Māori phenomenon caught on camera explains earthquake lights

By Peata Melbourne
  • Wellington
  • South Island

A Wellington resident from Syria captured this phenomenon on camera that is commonly known as earthquake lights. Māori refer to it as Rūrangi, a subset of the Kāhui Rū or cluster of quakes.

Che Wilson (Ngāti Rangi) explained the lights as an occurrence between Papatuanuku, Earth Mother, and Ranginui, Sky Father.

"Rūrangi is the connection and authority between Papatuanuku (Earth Mother), and Ranginui (Sky Father) during earthquakes. An energy emerges from the womb of Papatuanuku towards Ranginui," says Wilson

Earthquakes have long been accompanied by the appearance of luminescent sky glows that can take place any time before, during, or after seismological events. Geographic experts explain "earthquake lights" as being caused by the electronic properties of certain rocks when under tectonic stress. They can come in several different forms and stay in the sky for minutes.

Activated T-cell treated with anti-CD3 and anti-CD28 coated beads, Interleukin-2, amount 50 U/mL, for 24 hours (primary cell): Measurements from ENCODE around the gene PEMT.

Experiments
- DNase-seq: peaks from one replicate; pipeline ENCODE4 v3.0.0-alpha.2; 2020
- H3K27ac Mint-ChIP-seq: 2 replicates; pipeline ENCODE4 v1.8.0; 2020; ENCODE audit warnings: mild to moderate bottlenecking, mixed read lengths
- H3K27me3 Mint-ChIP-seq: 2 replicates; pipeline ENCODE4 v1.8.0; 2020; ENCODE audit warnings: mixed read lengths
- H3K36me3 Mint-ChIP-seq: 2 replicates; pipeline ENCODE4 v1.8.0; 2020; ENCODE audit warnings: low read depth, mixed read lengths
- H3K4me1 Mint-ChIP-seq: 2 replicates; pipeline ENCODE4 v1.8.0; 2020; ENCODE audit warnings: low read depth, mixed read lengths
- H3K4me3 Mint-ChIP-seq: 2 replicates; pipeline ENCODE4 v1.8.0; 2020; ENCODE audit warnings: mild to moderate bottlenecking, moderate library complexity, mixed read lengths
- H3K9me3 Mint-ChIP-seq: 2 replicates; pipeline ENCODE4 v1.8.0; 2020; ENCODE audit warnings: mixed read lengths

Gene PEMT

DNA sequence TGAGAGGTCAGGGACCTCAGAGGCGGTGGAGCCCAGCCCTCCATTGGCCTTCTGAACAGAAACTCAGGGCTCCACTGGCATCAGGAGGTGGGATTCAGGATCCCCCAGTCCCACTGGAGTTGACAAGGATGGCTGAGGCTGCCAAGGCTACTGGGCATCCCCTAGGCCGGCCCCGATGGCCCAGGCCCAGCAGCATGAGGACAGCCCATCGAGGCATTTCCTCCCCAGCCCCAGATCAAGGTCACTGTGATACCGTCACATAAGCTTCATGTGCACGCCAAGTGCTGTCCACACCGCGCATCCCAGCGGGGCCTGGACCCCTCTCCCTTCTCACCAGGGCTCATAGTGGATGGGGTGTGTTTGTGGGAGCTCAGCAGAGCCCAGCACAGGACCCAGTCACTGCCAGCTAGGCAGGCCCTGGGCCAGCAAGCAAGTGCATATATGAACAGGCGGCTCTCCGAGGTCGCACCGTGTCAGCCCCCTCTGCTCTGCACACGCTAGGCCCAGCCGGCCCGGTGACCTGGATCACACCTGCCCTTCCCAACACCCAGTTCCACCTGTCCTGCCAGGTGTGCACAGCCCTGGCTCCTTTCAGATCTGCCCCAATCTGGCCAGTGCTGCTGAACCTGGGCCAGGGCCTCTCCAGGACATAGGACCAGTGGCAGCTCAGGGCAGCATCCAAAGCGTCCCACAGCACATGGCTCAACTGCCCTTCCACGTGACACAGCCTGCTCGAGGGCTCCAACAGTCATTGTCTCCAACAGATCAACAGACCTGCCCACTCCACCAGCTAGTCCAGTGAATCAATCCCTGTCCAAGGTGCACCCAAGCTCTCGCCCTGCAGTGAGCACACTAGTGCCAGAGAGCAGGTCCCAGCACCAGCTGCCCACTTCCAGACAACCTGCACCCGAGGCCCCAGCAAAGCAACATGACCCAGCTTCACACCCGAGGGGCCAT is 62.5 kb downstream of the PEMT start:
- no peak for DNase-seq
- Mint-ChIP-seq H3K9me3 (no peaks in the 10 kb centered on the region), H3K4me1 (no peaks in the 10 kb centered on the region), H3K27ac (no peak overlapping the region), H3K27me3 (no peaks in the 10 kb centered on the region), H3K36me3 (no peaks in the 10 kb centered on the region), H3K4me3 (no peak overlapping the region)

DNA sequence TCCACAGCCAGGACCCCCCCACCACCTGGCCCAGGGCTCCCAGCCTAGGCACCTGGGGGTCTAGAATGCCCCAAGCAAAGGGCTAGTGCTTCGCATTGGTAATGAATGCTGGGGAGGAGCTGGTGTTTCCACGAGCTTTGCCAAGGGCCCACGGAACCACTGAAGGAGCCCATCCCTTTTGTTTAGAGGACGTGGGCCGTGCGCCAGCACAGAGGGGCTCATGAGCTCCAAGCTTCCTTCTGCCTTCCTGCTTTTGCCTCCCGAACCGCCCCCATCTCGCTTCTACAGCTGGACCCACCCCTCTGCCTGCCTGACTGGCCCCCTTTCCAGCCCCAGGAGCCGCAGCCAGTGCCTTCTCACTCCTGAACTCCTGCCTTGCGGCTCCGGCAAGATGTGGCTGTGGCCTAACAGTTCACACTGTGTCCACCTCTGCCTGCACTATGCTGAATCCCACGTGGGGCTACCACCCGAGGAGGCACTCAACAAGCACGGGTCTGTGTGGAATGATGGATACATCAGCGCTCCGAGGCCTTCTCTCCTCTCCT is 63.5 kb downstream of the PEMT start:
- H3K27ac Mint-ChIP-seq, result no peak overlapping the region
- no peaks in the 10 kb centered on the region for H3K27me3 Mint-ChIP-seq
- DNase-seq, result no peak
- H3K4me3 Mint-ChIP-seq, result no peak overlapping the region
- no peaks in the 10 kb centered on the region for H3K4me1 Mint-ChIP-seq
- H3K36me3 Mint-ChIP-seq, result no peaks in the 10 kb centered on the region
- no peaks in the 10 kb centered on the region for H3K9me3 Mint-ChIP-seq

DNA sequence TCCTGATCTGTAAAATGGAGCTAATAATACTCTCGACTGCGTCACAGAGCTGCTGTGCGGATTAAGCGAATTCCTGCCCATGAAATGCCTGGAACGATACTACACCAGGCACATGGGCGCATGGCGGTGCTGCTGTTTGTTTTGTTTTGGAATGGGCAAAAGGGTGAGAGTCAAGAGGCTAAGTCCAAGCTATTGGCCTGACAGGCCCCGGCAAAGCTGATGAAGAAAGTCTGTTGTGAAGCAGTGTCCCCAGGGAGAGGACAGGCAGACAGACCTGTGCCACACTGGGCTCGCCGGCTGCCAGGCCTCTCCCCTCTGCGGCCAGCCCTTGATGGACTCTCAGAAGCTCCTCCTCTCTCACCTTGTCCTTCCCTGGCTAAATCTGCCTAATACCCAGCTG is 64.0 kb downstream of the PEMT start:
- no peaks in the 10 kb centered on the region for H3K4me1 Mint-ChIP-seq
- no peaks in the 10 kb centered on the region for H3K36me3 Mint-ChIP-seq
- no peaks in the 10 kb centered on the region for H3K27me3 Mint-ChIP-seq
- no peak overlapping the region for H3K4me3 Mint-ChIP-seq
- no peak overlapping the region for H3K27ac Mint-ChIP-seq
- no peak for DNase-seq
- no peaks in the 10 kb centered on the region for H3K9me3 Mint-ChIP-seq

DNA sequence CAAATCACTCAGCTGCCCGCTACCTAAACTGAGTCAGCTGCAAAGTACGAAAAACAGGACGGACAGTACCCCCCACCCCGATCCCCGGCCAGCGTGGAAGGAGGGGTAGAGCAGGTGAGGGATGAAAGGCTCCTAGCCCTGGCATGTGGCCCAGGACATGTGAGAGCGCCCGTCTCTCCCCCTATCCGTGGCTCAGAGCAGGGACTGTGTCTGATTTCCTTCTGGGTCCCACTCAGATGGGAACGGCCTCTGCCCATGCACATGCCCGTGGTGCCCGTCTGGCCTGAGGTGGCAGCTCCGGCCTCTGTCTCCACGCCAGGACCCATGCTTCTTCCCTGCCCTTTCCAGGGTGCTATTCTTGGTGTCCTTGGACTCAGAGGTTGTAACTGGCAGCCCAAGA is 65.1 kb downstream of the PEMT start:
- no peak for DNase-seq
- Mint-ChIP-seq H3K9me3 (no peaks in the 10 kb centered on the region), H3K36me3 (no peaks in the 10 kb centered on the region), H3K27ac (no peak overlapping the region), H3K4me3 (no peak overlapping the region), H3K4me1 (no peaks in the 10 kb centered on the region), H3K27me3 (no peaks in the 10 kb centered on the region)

These 'earthquake lights' have been known to materialize around continental rifts and produce lights that look like auroras producing white and blue colours in the sky. These lights usually only appear during earthquakes that have a magnitude 5.0 or higher

Wilson says, "This morning, the sky was bright and beaming. That is a sign of the bond between Papa (Earth Mother) and Rangi (Sky Father), a bond known as Tahu-ā-rangi. That's when you see volcanoes exploding, quakes occurring and new islands or hills are created."

This phenomenon was also witnessed during the Christchurch earthquake in 2011.